The Student Counseling & Wellness Resource Center hosted a seminar last week titled “99 Seconds” to teach students the seriousness of abuse and let them know where they can go to talk a counselor. It was called “99 Seconds” because statistics show that a person is abused every 99 seconds.
Guest speaker Tundra Turner, who has been the social relational counselor at Grambling State University for nine years, started off with an ice-breaker in which she gave everyone signs with “yes” and “no” on them and asked a series of questions such as “Is cheating a form of abuse?” and “Did you grow up in an abusive home?” and “Have you ever been in an abusive relationship?”
If students felt the questions were too personal, they were encouraged not to answer. Turner explained the exercise was to see how everyone viewed abuse and if certain situations qualified as abuse or not.
Turner then discussed those questions and said, “Cheating is a form of abuse because if a person cheats on you, you feel hurt mentally and emotionally.”
She informed students that abusers and the abused are always in these situations based on something that happened to them in their past. For example, if a child witnessed a parent or guardian being abused, that child is likely to grow up accepting that abuse is the norm, and sometimes men witness abuse and grow up to be an abuser.
Something else that can spark a woman to receive and keep taking abuse is if she is raped, Turner said. This can make a woman feel like it’s her fault and that this is what she deserves and should expect from a man.
On the flip side, Turner discussed how men can be abused by women. She referred to cases where a woman would hit her man because she saw him talking to another girl and he would playfully say she’s just jealous, but then weeks later the girlfriend would key his car and bleach his car seats because of jealousy.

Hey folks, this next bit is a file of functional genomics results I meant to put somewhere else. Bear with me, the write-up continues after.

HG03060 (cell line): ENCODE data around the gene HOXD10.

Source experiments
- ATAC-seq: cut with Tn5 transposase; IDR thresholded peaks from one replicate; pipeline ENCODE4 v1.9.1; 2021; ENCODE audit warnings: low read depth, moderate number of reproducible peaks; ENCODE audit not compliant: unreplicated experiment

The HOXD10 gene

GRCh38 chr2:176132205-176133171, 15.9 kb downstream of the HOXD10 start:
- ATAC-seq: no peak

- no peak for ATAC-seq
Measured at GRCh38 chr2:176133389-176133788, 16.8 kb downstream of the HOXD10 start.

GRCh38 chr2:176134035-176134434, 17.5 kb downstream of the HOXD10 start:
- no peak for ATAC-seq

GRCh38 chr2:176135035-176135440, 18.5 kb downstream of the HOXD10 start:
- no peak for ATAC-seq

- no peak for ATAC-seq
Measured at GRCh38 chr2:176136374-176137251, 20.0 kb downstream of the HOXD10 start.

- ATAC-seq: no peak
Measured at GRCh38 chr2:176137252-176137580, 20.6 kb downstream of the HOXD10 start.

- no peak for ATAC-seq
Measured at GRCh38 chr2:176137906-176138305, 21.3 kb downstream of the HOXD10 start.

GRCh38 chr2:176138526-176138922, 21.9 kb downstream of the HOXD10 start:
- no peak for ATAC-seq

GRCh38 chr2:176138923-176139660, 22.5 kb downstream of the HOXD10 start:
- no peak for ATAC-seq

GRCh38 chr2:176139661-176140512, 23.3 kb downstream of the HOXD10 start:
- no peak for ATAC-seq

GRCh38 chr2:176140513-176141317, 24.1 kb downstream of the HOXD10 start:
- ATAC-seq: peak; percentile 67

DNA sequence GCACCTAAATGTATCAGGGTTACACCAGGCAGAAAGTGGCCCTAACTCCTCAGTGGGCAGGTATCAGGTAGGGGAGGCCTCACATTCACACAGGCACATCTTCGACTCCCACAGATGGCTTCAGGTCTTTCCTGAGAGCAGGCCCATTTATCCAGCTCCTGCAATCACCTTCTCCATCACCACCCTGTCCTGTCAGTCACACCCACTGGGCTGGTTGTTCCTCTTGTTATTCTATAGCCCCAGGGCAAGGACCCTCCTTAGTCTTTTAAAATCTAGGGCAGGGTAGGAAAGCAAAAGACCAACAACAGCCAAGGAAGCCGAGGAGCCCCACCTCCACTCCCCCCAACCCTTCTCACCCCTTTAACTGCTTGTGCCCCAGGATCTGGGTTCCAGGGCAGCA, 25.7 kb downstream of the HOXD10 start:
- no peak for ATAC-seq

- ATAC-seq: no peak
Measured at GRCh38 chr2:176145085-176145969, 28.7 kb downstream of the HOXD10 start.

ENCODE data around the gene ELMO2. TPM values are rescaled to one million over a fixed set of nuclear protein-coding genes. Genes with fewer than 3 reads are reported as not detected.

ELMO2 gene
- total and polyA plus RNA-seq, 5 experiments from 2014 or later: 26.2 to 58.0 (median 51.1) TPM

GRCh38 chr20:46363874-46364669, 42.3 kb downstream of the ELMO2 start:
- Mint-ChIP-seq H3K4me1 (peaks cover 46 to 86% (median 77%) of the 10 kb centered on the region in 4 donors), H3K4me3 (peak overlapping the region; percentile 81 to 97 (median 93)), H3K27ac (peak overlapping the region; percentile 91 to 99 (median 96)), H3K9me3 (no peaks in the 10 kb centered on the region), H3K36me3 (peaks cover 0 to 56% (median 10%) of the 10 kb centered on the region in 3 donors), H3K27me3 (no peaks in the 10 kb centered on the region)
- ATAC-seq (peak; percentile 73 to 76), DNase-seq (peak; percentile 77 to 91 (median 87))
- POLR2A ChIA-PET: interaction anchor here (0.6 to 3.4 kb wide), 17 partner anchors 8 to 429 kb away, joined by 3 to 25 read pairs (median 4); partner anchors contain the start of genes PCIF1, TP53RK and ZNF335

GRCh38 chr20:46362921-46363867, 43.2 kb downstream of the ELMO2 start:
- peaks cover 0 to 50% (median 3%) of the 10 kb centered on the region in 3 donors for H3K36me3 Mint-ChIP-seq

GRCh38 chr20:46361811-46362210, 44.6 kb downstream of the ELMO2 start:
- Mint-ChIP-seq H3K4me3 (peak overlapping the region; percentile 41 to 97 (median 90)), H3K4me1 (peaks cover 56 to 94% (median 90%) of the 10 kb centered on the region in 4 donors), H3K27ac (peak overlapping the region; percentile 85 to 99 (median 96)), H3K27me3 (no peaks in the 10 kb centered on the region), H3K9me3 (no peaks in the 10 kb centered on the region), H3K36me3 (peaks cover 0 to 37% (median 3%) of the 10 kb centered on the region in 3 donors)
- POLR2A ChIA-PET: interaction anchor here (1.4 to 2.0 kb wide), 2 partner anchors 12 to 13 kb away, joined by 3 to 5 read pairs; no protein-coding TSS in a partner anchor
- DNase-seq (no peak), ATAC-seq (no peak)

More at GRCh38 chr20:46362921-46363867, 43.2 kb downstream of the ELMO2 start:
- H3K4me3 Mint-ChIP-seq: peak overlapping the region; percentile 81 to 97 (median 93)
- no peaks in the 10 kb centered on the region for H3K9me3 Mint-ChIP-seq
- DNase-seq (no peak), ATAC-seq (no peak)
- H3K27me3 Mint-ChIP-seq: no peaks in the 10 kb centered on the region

Abuse can both ways, males and females can be abused or be the abuser. Turner also explained that women have told her in counseling situations that they contracted STDs from their lovers yet continue sleeping with others because of low self-esteem and feeling like they deserved that. When asked what would be your advice to a person who is scared of their abuser, Malik Wheeler, a history major from Atlanta, said, “Love yourself. It’s best to get help because no one deserves that.” Wheeler also explained that his grandmother has been abused so he personally understood what abuse really is and how it can affect you.
At the end of the program there was a moment of silence for 99 seconds out of respect for anyone who’s ever been abused.
Turner’s best advice to a student who wants to escape an abusive relationship is, “Seek help because you can’t do it alone, because there are always contributing factors, and you’re going to need an escape plan.”
Students who feel they need help or have been in an abusive relationship and want to schedule an appointment, call at 318-274-3277 or email at firstname.lastname@example.org or visit them in the West Wing of the Foster-Johnson Building from 8 a.m. to 5 p.m. Monday through Friday.